$ 1 b Colombo Port Expansion Project: South Asia’s modern terminal opens

Tuesday, 6 August 2013 00:03 -     - {{hitsCtrl.values.hits}}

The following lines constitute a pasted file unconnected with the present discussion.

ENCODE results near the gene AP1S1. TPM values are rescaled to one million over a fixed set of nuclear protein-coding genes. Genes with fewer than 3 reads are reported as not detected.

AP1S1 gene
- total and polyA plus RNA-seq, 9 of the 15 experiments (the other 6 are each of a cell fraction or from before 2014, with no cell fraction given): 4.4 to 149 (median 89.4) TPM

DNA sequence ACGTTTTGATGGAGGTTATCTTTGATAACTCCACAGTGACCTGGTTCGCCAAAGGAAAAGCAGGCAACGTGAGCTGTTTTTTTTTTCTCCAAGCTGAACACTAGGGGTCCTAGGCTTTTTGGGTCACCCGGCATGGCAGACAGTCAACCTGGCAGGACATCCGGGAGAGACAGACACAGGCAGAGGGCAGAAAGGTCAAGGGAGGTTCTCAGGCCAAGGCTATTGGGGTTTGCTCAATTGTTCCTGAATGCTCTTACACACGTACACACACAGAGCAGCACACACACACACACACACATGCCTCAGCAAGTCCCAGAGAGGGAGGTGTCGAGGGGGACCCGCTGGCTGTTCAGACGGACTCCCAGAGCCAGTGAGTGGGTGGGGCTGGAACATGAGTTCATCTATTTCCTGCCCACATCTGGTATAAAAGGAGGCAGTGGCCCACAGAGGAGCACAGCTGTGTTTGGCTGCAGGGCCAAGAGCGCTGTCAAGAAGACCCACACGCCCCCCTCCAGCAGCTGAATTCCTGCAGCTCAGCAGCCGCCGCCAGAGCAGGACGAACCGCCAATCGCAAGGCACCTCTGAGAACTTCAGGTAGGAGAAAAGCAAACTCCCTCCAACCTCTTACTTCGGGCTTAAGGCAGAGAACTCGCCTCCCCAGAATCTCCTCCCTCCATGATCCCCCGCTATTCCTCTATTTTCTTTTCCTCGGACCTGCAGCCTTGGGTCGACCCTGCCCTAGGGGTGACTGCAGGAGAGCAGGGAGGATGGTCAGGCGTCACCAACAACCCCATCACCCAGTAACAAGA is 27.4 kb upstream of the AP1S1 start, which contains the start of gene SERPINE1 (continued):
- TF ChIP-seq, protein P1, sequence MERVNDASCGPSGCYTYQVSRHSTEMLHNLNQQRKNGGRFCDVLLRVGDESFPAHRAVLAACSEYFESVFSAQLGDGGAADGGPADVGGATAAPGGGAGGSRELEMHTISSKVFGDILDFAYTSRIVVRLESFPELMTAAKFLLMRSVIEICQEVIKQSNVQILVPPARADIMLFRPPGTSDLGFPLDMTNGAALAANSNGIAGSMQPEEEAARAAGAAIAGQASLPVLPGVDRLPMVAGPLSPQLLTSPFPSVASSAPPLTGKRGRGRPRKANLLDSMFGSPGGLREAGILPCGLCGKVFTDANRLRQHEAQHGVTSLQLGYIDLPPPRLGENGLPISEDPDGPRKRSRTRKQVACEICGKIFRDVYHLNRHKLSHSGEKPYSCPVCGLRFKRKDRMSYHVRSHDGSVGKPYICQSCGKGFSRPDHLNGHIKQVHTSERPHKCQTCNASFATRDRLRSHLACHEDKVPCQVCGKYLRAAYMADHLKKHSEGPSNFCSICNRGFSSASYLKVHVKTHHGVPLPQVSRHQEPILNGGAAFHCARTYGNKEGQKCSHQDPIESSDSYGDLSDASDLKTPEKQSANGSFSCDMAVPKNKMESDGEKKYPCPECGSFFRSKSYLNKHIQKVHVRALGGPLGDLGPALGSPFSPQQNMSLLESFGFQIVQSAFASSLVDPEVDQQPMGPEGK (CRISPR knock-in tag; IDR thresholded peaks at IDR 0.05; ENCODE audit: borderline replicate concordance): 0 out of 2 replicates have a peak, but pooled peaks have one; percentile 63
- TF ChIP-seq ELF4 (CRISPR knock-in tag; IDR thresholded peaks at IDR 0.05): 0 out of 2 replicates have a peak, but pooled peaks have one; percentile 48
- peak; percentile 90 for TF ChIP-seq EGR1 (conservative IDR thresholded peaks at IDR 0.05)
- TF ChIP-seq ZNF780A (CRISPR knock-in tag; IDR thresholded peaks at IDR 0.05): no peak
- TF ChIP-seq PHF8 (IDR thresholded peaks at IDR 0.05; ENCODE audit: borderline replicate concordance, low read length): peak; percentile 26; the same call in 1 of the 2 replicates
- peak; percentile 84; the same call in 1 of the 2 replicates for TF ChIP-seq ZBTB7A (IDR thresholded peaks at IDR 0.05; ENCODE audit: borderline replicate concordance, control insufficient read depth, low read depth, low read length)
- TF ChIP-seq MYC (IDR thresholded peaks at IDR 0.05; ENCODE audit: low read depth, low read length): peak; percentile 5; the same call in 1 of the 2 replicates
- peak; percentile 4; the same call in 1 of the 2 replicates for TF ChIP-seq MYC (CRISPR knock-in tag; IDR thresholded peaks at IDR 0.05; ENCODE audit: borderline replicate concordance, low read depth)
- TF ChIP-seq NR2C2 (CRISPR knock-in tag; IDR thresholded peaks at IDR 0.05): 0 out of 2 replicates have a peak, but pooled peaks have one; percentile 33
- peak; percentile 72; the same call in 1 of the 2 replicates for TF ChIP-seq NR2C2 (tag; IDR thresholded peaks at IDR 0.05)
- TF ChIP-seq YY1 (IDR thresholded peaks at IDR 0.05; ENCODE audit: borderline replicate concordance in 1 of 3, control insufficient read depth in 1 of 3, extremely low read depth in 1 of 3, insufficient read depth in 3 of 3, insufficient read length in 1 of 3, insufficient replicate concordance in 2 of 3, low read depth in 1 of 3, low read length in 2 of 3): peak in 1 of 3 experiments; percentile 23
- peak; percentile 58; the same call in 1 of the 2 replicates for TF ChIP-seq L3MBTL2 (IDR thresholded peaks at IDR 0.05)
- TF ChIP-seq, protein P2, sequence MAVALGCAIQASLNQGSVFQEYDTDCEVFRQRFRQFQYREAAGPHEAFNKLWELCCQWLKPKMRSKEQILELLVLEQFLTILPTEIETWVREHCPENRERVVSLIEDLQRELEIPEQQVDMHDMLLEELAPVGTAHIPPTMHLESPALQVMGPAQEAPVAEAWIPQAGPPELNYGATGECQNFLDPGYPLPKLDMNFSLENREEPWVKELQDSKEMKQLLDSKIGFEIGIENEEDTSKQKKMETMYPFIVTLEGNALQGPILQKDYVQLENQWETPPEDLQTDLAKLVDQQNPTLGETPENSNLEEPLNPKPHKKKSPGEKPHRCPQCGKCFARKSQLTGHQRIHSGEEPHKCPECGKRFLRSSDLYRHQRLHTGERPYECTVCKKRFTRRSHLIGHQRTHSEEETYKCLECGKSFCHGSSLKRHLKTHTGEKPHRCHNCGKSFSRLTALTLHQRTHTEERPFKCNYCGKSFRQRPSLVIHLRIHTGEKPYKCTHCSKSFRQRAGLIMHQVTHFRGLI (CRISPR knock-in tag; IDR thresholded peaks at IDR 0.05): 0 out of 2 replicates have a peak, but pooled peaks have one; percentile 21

By Cheranka Mendis Sri Lanka yesterday opened the US$ 500 million Colombo International Container Terminal (CICT) as part of the Colombo Port Expansion Project (CPEP) in a bid to reinforce the country’s position as South Asia’s maritime hub. As the country braces itself to upgrade its infrastructure and become the centre for maritime excellence by 2020, the principal commercial port of Sri Lanka will be designed to open access to a new generation of mega vessels, cementing Sri Lanka’s position as an important international trade gateway.     The facility was inaugurated by President Mahinda Rajapaksa with the opening of a 46-metre main control tower equipped with state-of-the-art technology. Implemented under the Colombo International Container Terminals (CICT), a joint venture between China Merchants Holdings International and the Sri Lanka Ports Authority (SLPA), the new terminal is the only port in the South Asian region with a deepwater terminal that can accommodate the latest breed of 18,000 20-foot (container) TEU container ships, which currently holds record as the world’s largest. The world’s third leading container shipping company CMA CGM’s vessel ‘CMA CGM Pegasus,’ which trades between Europe and Asia, made the maiden call yesterday. An 11,000 TEU vessel, Pegasus was docked at the South Container Terminal during the ceremonial inauguration. The terminal is expected to handle 2.4 million containers a year and is part of the country’s plan to add 7.2 million TEUs additional volume per annum at minimum capacity at the completion of all three terminals. With the addition of the new terminal to the country’s infrastructure portfolio, the Sri Lankan map also underwent a shift in its geography as 500 acres of new land were added to Colombo on which the premises are built. A total of US$ 400 million investment has been made for the infrastructure work of the breakwater with US$ 300 million coming from the ADB and US$ 100 million from the Government. Introducing it as the ‘world’s largest breakwater’ SLPA Chairman Dr. Priyath Bandu Wickrama noted that the breakwater is 6.8 km long with a 260 hectare turning basin. “Everyone has their eyes on Sri Lanka,” Wickrama said. “The world’s naval map is changing. All big shipping companies are expressing interest to be part of our success story. This is the turning point in Sri Lanka’s economy. We are at the entryway to take the country to a whole new level.” He noted that so far the private sector has put in US$ 550 million for the project. Noting that the terminal will enhance the country’s competiveness in international trade and draw investors to set up manufacturing and distributing centres, Wickrama asserted that the need to expand the Port of Colombo came as Indian Ocean countries experienced a rapid and steady growth in cargo containerisation during the past few years. This has driven container vessels to consider economies of scale, demanding deep water channels, deep draft berths and larger turning channels. “Under the Colombo Port Expansion project, three terminals are to be constructed – each with a length of 1,200 metres accommodating three berths at a depth of 18 metres, which is likely to be deepened to 23 metres to accommodate deeper draft vessels in the foreseeable future,” he explained. The depth of the old port was 14.2 metres. The entry and exit of fleet at the old port was 20-25 vessels on a daily basis. Though the numbers might not increase in terms of fleet in the new port, the sizes of the vessels coming in is expected to be much larger than those that berthed here before. “With this terminal and infrastructure being inaugurated today, we have reached the first milestone of this massive project.” Reflecting on the Government’s recent declaration of attracting FDI by making the Ports of Colombo, Hambantota and Trincomalee free ports, he urged the CEOs of key shipping lines to reap the maximum benefit of the duty free zones and other facilities which will come in as a result of the free port concept. “I appeal to CEOs of all shipping lines who have come from far and near, members of the diplomatic corps and other dignitaries participating in this event to join hands to market our ports in the world and ensure that Sri Lanka is centre for the logistics excellence in the Silk Route.” Congratulating Sri Lanka on the grand opening of the terminal, ADB Vice President Xiaoya Zhao noted that the move would allow the country to regain its role as a leading South Asian transhipment hub. As the financial partner supporting the infrastructure development project in Sri Lanka, the South Container Terminal will mark the beginning of a new era in the Asian Silk Route, he said. “I am confident that the completion of the port will further enhance the role of Sri Lanka in international trade in transhipment in this Indian Ocean subcontinent,” Zhao asserted. Sri Lanka is an important member country of the ADB and the bank is proud to partner the country to engage in major infrastructure projects such as roads, ports, energy and urban and rural development. He revealed that ADB has recently approved a project to develop Colombo water supply system and then move on to increase rural road connectivity with the Government. While the Colombo Port is significant in many levels, one area that holds particular importance is the public-private partnership under which it is developed. Having provided US$ 300 million to start this project almost five years ago, ADB’s role is to improve the facility of this port infrastructure so that private sector can come in and join in developing the ports facility. “Now we see the private sector coming in such as the China Merchants Holdings International, Development Bank of China, China export, trade and insurance institutions, China EXIM Bank, Korean EXIM Bank, and Hyundai Engineering and Construction Company as the contractor,” he said. Zhao added: “On behalf of the ADB I would like to thank financial partners, co-financiers of other countries and donor countries as well as their contribution to the ADB, which has made it possible for us to provide concessional loans of interest free 35-40 years of maturity so that the country can engage in major infrastructure projects. We are glad that under the strong leadership of the President, the country can really demonstrate how it can implement good projects in the country for prosperity and economic growth of the country in the future.” Hyundai Engineering and Construction Company Ltd. CEO Su Hyeon Jung offering his wishes to the country as well as the SLPA also extended his gratitude for having been picked as the contractor for the landmark project. “The successful execution of the Colombo Port Expansion Project celebrates the development of Sri Lanka,” Jung said. “It is our great pleasure that Hyundai has been given a chance to contribute to this meaningful project. Although we have faced some difficult situations during the execution, we were able to overcome all the obstacles in our path for a successful completion.” Pix by Sudath Silva and Lasantha Kumara